Upgrade to a Tankless Water Heater
Replacing your old tank-style water heater with a more efficient on-demand system isn’t as difficult as it appears.
Synopsis: Electrician Brian Walo and plumber Shannon Neff install lots of tankless water heaters every year, and recently they installed a gas-fired one in Walo’s own home. In this thoroughly illustrated article, Walo goes step-by-step through the process, beginning with how to remove a tank-style heater and how to prep the area for the new model. He shows how to install the water and gas lines safely and how to create a vent in an exterior wall. Although gas-fired tankless heaters don’t consume much electricity, some minor electrical adaptations may be necessary, and Walo shows what to do. A photo of the installed heater has parts and connections labeled, and a full page explains piping options.
As the lead electrician and plumber of a construction company, we install a number of tankless water heaters every year. We are firm believers in the energy savings of on-demand hot water, and it takes little convincing for our customers to agree to an upgrade. But it became harder for me to be in the field with Shannon installing these suitcase-size heaters while the 10-year-old tankstyle heater in my garage worked hard to maintain 130°F water even when nobody was home to use it. I decided that it was time to practice what I preach, so I asked Shannon to help me install a Rinnai R75-LSi gas fired tankless water heater (about $1000; www.rinnai.us).
To get the most efficient operation, tankless heaters should be installed as close as possible to the fixtures that demand the most hot water, but this isn’t always easy. Venting kits allow the units to be installed just about anywhere, but water, gas, and electricity must be routed to the desired location — easy in new construction, but a bit more work in a retrofit.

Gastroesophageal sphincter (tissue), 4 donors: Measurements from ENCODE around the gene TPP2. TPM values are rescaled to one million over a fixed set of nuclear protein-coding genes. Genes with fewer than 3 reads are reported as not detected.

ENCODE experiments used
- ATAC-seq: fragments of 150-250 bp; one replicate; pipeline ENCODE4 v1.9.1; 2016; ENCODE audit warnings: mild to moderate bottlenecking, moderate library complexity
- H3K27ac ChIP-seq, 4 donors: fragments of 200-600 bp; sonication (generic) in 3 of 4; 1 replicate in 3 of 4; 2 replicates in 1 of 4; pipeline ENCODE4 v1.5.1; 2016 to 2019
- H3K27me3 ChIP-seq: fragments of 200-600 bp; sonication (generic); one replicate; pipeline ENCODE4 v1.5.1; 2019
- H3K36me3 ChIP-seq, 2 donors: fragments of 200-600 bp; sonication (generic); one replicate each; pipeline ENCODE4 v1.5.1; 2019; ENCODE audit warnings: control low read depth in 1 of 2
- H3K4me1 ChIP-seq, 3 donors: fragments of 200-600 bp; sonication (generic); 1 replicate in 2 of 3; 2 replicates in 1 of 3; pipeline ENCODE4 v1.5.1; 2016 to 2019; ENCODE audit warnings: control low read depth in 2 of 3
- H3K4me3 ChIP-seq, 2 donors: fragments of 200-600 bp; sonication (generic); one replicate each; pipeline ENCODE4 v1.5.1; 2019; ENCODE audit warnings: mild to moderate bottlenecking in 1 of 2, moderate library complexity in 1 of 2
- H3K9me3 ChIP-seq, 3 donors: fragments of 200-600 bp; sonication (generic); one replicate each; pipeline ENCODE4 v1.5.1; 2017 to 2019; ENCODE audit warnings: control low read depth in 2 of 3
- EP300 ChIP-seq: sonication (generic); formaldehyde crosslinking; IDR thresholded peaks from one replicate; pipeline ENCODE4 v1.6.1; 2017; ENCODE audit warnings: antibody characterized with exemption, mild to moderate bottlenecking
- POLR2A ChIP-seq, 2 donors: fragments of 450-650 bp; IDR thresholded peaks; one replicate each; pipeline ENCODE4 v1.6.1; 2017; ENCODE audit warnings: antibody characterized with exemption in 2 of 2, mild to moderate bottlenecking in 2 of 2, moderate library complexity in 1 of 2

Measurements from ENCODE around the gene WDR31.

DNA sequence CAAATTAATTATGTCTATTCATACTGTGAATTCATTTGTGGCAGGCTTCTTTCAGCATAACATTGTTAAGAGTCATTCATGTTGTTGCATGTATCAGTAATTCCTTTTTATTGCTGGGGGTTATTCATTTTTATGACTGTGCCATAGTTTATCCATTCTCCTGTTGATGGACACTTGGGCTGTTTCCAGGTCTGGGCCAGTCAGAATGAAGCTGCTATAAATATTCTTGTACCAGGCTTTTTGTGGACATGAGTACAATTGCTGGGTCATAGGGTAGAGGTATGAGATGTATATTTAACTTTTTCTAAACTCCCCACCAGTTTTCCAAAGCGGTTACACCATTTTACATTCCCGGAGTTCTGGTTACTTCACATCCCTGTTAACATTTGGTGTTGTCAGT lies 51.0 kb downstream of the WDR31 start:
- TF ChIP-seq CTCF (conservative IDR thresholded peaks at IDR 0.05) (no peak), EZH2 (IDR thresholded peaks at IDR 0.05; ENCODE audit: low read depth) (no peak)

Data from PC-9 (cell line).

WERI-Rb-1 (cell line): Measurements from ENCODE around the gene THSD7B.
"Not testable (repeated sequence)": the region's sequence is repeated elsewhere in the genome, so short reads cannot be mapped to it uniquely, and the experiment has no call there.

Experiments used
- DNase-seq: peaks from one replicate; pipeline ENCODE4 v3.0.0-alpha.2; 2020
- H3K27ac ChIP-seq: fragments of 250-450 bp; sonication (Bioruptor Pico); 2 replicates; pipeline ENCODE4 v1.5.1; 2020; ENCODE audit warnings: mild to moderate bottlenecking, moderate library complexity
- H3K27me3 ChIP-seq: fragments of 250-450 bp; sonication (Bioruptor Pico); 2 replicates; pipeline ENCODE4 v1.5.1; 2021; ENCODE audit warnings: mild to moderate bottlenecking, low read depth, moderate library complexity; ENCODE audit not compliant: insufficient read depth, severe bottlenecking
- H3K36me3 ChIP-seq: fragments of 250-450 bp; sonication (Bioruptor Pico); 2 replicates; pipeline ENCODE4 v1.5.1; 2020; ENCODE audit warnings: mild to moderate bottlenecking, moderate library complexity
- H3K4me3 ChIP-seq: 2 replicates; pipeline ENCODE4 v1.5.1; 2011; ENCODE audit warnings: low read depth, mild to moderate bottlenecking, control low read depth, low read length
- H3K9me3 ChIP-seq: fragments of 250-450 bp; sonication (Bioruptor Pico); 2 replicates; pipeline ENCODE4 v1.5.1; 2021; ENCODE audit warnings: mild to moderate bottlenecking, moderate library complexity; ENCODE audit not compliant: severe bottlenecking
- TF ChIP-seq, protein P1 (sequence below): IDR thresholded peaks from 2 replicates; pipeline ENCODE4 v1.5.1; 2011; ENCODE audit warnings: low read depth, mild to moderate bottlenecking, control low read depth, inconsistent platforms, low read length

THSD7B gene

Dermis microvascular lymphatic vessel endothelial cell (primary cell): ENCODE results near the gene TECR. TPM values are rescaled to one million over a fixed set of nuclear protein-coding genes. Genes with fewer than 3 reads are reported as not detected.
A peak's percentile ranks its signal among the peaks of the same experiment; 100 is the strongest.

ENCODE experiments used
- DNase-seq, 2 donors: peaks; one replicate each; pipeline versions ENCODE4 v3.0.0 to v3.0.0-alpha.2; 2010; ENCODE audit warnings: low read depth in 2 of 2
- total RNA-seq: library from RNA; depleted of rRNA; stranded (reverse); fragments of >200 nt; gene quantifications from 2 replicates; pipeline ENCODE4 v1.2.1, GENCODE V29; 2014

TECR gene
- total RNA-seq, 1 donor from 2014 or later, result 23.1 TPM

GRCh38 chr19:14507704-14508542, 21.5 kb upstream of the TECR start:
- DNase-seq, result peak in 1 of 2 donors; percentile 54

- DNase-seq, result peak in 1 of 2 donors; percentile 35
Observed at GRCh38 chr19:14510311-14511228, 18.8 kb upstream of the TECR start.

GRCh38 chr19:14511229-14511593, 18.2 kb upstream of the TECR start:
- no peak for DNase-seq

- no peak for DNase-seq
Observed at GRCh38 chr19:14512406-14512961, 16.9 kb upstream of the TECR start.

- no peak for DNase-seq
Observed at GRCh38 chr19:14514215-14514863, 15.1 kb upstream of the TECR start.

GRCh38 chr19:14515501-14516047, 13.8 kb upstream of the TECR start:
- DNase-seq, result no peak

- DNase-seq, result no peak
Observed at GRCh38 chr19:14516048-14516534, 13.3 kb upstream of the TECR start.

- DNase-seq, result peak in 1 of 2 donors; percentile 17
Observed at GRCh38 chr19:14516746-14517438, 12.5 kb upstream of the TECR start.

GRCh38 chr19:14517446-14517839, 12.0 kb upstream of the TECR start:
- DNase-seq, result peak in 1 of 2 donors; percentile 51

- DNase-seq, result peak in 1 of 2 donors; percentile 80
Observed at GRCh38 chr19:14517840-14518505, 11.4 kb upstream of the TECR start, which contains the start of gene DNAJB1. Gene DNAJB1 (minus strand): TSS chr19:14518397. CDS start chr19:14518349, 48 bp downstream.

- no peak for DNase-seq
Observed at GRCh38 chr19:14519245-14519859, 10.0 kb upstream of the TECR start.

The best location often means compromising. For this installation, we were swapping out an electric heater located in my garage, and we decided to put the new water heater in the same location. I had to step down the 240v circuit to 120v, but the 3⁄4-in.-dia. hot- and cold-water pipes were already in place, as was a discharge line for the pressure relief valve and good access for the vent pipe. Also, because I wanted a gas-fired heater rather than one of the less efficient electric models, we needed to add a propane tank, and Shannon was able to install new gas lines easily through the wall to reach the tank outside the garage. The garage also was close to the kitchen and bath, which have the fixtures that use the most hot water.
Out with the old
Tankless water heaters aren’t much bigger than a carry-on suitcase, so they can be placed just about anywhere in a house. It’s often cost-effective to use the same location as the heater you’re replacing. The spot may seem remote, but most of the necessary plumbing and electrical should already be in place. The vent setup for most tank-style heaters, however, will have to be replaced with a concentric direct-vent pipe.
Water in, water out
Tankless heaters need 3⁄4-in.-dia. supply lines to feed the unit. If the water lines near the heater are only 1⁄2 in. dia., plan to install new plumbing from the nearest 3⁄4-in. trunk line. The piping material you choose will be determined by local building codes and your personal preferences.
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